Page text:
Renal ischemia-reperfusion injury is the state of which a tissue experiences injury after a phase of restrictive blood supply and recirculation. Ischemia-reperfusion injury (I/R-I) is a leading cause of acute kidney injury (AKI) in several disease states, including kidney transplantation, sepsis, and hypovolemic shock. The most common methods to evaluate AKI are creatinine clearance, plasma creatinine, blood urea nitrogen, or renal histology. However, currently, there are no precise methods to directly assess renal injury state noninvasively. Hyperpolarized 13C-pyruvate MRI enables noninvasive accurate quantification of the in vivo conversion of pyruvate to lactate, alanine, and bicarbonate. In the present study, we investigated the in situ alterations of metabolic conversion of pyruvate to lactate, alanine, and bicarbonate in a unilateral I/R-I rat model with 30 min and 60 min of ischemia followed by 24 h of reperfusion. The pyruvate conversion was unaltered compared with sham in the 30 min I/R-I group, while a significant reduced metabolic conversion was found in the postischemic kidney after 60 min of ischemia. This indicates that after 30 min of ischemia, the kidney maintains normal metabolic function in spite of decreased kidney function, whereas the postischemic kidney after 60 min of ischemia show a generally reduced metabolic enzyme activity concomitant with a reduced kidney function. We have confidence that these findings can have a high prognostic value in prediction of kidney injury and the outcome of renal injury.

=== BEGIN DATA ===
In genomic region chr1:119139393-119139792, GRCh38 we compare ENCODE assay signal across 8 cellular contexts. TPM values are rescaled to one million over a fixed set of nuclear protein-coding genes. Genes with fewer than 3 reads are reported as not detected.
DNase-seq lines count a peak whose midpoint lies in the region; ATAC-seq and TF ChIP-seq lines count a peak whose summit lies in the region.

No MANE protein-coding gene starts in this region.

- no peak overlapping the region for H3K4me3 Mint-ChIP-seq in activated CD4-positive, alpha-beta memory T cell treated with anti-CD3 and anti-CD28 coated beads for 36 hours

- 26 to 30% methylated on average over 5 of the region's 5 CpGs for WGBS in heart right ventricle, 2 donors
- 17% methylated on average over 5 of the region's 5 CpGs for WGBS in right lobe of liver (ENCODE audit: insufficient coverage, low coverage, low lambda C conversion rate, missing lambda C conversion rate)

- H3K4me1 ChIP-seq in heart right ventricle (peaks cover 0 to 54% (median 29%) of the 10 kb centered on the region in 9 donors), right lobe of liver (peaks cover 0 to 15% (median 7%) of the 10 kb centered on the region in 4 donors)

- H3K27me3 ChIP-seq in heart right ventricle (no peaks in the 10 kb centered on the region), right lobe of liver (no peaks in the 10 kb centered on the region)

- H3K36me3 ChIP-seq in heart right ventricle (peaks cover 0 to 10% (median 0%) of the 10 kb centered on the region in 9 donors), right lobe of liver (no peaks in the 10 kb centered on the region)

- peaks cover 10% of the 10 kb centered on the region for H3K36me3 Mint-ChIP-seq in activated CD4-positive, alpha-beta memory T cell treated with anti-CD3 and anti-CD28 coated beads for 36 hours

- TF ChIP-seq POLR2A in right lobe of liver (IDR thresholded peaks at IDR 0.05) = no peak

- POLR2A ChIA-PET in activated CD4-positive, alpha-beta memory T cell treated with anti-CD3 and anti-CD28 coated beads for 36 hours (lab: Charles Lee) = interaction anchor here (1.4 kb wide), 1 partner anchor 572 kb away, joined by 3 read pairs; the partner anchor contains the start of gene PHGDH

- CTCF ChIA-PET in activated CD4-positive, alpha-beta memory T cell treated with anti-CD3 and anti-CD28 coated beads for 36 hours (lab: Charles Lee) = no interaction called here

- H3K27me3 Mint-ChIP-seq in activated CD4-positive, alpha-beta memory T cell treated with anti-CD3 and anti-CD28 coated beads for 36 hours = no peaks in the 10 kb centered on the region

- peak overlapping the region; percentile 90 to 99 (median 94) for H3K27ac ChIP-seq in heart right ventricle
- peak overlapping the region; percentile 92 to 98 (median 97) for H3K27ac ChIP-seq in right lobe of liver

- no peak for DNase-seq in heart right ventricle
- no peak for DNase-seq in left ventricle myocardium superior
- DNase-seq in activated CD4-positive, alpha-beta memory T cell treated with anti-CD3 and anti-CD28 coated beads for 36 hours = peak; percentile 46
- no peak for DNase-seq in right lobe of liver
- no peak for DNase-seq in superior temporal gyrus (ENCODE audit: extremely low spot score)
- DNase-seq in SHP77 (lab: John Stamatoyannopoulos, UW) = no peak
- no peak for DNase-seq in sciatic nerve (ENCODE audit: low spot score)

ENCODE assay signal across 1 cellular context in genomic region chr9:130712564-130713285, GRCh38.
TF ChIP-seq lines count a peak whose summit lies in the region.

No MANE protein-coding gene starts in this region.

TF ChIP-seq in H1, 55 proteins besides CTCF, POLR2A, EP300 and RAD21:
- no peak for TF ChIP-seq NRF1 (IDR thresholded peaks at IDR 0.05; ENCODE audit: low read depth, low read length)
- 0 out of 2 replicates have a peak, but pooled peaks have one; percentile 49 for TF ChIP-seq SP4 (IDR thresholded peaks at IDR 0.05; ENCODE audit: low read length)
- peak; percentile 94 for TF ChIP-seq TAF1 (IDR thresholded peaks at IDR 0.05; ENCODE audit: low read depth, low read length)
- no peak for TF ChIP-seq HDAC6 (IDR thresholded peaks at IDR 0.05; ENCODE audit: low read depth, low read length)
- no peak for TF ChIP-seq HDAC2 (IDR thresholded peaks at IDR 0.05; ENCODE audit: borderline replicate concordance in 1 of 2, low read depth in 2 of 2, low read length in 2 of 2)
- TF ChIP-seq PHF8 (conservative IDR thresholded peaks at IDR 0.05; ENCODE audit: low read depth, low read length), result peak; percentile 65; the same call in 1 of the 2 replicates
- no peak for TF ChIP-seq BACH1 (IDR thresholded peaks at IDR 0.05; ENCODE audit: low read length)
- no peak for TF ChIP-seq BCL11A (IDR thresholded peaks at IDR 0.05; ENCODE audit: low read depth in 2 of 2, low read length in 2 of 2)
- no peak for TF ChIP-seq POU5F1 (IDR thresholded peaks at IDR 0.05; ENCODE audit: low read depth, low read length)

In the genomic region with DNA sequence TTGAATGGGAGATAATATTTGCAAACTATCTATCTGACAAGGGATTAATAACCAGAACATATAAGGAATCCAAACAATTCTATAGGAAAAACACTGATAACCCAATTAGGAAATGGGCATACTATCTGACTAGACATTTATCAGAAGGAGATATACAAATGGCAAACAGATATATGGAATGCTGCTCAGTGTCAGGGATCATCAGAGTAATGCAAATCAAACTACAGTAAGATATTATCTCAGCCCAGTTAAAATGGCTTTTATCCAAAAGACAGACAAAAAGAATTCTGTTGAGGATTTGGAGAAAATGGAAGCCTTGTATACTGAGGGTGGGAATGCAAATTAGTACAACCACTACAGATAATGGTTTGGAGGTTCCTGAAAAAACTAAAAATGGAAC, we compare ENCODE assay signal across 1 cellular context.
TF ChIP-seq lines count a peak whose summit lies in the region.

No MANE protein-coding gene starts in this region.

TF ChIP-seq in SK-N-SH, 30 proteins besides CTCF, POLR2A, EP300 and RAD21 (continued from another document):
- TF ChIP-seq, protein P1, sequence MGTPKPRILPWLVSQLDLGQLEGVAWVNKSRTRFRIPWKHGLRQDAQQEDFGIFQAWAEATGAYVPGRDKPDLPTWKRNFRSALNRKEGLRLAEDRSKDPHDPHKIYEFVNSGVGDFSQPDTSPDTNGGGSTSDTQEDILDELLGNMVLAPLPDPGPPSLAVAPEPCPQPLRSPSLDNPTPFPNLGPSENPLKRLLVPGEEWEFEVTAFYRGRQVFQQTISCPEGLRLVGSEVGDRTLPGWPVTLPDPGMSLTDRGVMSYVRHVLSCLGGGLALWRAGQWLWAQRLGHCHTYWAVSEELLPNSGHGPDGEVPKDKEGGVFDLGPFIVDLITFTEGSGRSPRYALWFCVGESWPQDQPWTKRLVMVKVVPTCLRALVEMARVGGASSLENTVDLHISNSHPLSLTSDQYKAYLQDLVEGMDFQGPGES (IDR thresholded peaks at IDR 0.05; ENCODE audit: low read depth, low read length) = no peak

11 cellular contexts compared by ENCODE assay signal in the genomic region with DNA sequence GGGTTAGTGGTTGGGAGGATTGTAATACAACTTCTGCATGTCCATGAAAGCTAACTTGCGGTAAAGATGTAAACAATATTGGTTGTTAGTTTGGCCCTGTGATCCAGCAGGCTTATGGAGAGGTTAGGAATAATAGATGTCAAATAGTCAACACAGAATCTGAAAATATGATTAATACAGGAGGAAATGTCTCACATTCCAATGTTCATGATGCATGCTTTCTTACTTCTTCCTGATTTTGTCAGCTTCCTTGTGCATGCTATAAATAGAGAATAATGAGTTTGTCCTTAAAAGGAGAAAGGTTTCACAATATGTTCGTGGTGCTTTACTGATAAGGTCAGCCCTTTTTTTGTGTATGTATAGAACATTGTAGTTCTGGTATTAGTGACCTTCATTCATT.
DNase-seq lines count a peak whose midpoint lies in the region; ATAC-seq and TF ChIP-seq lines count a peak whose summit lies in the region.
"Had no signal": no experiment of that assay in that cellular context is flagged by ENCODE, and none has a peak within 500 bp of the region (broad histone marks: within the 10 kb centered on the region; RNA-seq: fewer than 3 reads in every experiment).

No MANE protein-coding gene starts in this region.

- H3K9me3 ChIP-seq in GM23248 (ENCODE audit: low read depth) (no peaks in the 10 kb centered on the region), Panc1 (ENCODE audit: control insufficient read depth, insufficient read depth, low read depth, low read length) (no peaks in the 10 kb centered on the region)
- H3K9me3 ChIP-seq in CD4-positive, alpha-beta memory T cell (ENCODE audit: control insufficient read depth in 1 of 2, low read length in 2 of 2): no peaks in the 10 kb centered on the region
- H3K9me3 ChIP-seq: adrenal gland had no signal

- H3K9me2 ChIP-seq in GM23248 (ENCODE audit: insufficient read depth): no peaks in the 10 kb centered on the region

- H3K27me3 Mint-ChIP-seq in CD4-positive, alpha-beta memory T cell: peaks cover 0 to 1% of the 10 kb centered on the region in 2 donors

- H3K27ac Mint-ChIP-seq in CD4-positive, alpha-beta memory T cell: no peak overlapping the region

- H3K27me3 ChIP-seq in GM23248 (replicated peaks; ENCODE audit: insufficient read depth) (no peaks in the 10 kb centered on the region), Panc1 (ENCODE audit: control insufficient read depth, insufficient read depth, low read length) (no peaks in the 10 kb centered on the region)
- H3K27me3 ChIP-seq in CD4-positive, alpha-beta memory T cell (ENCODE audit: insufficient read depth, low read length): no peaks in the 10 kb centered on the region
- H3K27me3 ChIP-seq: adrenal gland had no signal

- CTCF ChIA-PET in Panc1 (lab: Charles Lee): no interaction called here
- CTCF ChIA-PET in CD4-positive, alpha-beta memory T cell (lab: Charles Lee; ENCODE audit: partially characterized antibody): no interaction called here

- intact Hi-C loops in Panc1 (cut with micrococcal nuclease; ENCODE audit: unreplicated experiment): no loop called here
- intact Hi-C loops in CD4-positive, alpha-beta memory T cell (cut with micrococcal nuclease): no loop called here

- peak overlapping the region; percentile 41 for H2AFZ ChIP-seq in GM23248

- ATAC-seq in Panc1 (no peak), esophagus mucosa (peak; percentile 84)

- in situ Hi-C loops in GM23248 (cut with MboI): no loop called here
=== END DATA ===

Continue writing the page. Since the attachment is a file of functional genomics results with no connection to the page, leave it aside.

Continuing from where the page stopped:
- ischemia-reperfusion injury
- renal metabolism
- Copyright © 2017 the American Physiological Society
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